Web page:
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ECRI CEO Marcus Schabacker on medical errors: ‘We have become too complacent’

Article

As ECRI releases its annual report on the top threats to patient safety, the organization’s leader urges hospital executives to put a higher priority on reducing preventable mistakes.

Marcus Schabacker, president and CEO of ECRI

Marcus Schabacker, president and CEO of ECRI

Marcus Schabacker says hospital and health system leaders must make a greater commitment to patient safety.

Schabacker is the president and CEO of ECRI, a nonprofit organization aiming to improve patient safety. ECRI has just released its annual report on the 10 leading threats to patient safety in 2023. This year, the pediatric mental health crisis landed atop the list.

In an interview with Chief Healthcare Executive®, Schabacker, a board-certified anesthesiologist and intensive care specialist, says it's time for the industry to get more focused on reducing the number of preventable medical errors. Each year, 100,000 people die in hospitals and clinics due to medical errors, according to federal statistics.

“We have become too complacent with accepting that medical errors, preventable medical errors, are happening,” Schabacker says.

He compares the complacency in medical errors to the federal review that began after two planes nearly collided at John F. Kennedy International Airport in January.

“We have come to accept that it is OK that over 100,000 people die of preventable medical errors,” he says. “If 100,000 people would die in aviation, we would shut down any and every single flight until we fix it. We don't have that same commitment. We don't have that same commitment. And it starts at the leadership.”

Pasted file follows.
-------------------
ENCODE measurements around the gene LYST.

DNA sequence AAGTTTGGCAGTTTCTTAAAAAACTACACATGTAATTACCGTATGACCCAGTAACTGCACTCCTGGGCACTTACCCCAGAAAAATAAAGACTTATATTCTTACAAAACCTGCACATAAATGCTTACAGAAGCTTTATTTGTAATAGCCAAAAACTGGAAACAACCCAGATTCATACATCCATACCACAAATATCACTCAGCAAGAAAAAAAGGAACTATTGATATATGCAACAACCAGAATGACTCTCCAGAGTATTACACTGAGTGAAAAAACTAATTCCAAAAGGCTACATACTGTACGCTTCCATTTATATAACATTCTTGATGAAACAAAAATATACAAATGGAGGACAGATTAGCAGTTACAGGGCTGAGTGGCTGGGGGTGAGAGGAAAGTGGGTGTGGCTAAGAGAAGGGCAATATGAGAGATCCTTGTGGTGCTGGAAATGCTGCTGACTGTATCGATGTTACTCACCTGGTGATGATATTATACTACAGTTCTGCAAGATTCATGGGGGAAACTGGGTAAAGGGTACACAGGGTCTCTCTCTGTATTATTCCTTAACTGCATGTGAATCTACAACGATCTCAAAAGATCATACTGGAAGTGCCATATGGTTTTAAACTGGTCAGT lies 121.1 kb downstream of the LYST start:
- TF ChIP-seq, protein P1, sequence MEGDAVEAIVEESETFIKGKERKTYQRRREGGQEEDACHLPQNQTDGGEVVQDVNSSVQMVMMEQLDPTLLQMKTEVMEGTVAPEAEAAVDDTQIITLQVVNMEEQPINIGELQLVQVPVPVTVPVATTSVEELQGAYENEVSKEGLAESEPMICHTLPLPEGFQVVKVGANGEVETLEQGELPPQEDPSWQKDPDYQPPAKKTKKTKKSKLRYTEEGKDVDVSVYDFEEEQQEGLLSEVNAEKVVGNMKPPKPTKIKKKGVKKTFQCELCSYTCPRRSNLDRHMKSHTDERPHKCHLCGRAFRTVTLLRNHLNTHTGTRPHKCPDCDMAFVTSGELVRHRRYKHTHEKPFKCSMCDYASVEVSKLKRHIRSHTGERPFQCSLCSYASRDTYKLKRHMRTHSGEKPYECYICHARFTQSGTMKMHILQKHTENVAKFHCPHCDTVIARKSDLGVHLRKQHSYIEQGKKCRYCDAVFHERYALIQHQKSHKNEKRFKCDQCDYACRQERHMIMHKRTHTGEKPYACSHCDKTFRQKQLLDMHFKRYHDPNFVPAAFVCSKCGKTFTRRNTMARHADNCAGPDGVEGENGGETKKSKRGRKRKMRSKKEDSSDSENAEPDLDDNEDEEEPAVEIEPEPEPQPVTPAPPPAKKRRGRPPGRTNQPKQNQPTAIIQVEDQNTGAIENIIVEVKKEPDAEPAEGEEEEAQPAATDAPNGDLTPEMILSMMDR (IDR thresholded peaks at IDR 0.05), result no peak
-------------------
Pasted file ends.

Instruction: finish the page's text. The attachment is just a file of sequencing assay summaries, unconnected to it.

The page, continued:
If hospital leaders want to reduce the number of preventable errors, they have to demonstrate that it’s an organization-wide priority, he says.

“It starts with the absolute commitment, outspoken and believable commitment, of the senior leadership team,” Schabacker says. “If the CEO of a hospital system says, ‘I am striving for zero preventable harm,’ that is a statement.”

Hospital leaders need to create a culture focused on patient safety, but Schabacker says it does not need to be punitive. But hospitals should strive for “zero preventable harm” and a culture where harm is just not accepted. While preventing all errors may not be feasible, setting the highest standards makes a difference.

Leaders should focus on educating their workforce and identify elements that can make a difference in improving safety. Health systems also need to work with patients and caregivers, particularly in providing good instructions for care after patients are discharged from the hospital.

The healthcare industry has shown it can improve in areas such as wrong site surgery. “That’s a great example where everybody came together,” he says.

Schabacker also notes a key component in improving patient safety is closing disparities in health outcomes among underrepresented groups. He says inequities toward patients in minority groups remain prevalent in all of the 10 leading threats to patient safety in the ECRI report.

To improve health equity, and patient safety, leaders are going to have to engage the entire organization. Health systems can also take lessons from other hospitals and organizations who have had success in reducing preventable errors.

Schabacker acknowledged the staffing shortages that are affecting most health systems, and he said those shortages are certainly a factor affecting patient safety.

However, Schabacker says improving patient safety requires the commitment of top hospital leaders.

“To me, it is not acceptable that 100,000 people die of preventable medical errors,” Schabacker says. “We need to address that. But we can only do it with a purpose. And to continue to understand that we have significant disparities in this country. And again, this is not going to change by itself.”

Read more: Hospitals improved patient safety in past decade, but much work remains, Leapfrog Group says


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